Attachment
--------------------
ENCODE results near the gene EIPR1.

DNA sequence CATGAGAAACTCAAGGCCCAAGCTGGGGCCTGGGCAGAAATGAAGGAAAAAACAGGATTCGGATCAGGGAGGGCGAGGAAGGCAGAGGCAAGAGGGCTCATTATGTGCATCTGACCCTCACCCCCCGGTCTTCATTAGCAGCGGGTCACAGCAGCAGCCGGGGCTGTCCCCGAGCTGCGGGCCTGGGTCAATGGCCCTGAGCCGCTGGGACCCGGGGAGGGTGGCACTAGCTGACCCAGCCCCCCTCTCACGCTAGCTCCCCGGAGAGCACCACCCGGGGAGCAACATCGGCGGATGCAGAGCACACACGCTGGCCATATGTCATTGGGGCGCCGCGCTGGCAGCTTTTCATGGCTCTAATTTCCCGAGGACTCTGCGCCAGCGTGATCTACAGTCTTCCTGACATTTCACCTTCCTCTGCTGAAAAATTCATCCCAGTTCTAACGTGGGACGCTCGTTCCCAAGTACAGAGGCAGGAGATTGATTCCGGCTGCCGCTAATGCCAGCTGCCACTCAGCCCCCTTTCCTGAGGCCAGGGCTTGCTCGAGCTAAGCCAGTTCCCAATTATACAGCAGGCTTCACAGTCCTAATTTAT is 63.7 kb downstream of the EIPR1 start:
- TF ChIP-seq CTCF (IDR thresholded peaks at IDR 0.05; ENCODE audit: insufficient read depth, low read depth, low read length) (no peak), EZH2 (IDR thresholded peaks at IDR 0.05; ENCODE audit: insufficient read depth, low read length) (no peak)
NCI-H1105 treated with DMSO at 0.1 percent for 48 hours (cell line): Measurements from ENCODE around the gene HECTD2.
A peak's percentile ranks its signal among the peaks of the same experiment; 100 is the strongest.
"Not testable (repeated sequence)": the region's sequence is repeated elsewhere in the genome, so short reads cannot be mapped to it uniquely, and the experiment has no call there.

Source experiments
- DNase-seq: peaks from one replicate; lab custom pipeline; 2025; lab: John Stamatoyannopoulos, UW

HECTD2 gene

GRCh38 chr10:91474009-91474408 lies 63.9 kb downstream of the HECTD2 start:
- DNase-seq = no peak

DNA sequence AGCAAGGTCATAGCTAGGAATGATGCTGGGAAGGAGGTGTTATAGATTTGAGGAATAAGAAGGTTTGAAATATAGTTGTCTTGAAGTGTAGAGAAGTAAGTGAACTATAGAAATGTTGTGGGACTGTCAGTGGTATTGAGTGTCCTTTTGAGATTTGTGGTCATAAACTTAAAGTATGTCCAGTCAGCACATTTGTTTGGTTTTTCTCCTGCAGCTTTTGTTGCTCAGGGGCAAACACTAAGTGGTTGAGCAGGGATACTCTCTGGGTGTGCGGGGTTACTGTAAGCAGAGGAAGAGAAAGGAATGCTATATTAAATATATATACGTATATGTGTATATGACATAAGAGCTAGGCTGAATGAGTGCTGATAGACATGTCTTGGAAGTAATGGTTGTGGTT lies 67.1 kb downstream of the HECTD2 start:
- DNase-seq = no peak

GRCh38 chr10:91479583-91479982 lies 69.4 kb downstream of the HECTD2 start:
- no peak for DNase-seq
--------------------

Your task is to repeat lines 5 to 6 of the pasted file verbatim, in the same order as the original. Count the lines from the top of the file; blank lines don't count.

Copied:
A peak's percentile ranks its signal among the peaks of the same experiment; 100 is the strongest.
"Not testable (repeated sequence)": the region's sequence is repeated elsewhere in the genome, so short reads cannot be mapped to it uniquely, and the experiment has no call there.